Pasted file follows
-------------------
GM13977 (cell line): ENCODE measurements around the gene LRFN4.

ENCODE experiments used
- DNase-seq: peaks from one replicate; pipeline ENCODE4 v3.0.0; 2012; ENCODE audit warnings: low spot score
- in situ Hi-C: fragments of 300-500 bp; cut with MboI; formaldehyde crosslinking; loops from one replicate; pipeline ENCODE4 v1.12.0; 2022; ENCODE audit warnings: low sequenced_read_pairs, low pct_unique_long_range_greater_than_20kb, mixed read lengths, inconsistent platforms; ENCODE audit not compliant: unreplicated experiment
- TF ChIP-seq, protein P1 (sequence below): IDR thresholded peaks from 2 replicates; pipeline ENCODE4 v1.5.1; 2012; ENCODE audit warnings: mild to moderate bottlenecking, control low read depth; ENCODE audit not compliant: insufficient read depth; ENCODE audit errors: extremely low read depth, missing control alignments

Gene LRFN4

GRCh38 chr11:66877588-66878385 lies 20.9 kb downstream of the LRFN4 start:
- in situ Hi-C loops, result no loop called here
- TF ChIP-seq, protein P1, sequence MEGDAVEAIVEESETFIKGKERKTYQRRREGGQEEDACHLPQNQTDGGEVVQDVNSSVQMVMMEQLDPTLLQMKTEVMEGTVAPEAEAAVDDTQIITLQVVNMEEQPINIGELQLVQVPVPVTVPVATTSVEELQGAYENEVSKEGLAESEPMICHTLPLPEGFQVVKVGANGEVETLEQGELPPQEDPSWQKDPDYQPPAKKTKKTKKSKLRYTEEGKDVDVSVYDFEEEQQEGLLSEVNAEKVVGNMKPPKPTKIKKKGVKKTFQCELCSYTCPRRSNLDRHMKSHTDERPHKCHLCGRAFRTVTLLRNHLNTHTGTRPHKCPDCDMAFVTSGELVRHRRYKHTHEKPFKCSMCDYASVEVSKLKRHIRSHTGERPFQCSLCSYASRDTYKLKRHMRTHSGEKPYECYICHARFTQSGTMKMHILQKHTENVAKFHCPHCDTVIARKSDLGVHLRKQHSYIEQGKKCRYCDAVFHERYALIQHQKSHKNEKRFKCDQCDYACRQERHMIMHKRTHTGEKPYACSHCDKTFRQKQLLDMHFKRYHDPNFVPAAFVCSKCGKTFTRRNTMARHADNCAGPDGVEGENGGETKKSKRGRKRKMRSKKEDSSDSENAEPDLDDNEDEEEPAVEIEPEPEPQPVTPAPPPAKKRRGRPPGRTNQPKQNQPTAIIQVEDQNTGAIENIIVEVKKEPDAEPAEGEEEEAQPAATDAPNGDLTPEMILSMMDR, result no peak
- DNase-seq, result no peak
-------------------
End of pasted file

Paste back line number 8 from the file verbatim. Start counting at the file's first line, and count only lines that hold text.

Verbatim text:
- in situ Hi-C loops, result no loop called here